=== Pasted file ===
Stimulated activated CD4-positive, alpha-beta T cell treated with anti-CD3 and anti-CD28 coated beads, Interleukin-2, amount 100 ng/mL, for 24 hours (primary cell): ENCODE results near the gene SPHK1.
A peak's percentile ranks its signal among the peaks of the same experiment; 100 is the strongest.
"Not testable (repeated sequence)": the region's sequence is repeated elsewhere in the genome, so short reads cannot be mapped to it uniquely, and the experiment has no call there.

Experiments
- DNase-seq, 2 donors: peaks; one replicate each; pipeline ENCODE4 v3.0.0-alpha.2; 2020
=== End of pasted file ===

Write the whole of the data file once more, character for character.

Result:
Stimulated activated CD4-positive, alpha-beta T cell treated with anti-CD3 and anti-CD28 coated beads, Interleukin-2, amount 100 ng/mL, for 24 hours (primary cell): ENCODE results near the gene SPHK1.
A peak's percentile ranks its signal among the peaks of the same experiment; 100 is the strongest.
"Not testable (repeated sequence)": the region's sequence is repeated elsewhere in the genome, so short reads cannot be mapped to it uniquely, and the experiment has no call there.

Experiments
- DNase-seq, 2 donors: peaks; one replicate each; pipeline ENCODE4 v3.0.0-alpha.2; 2020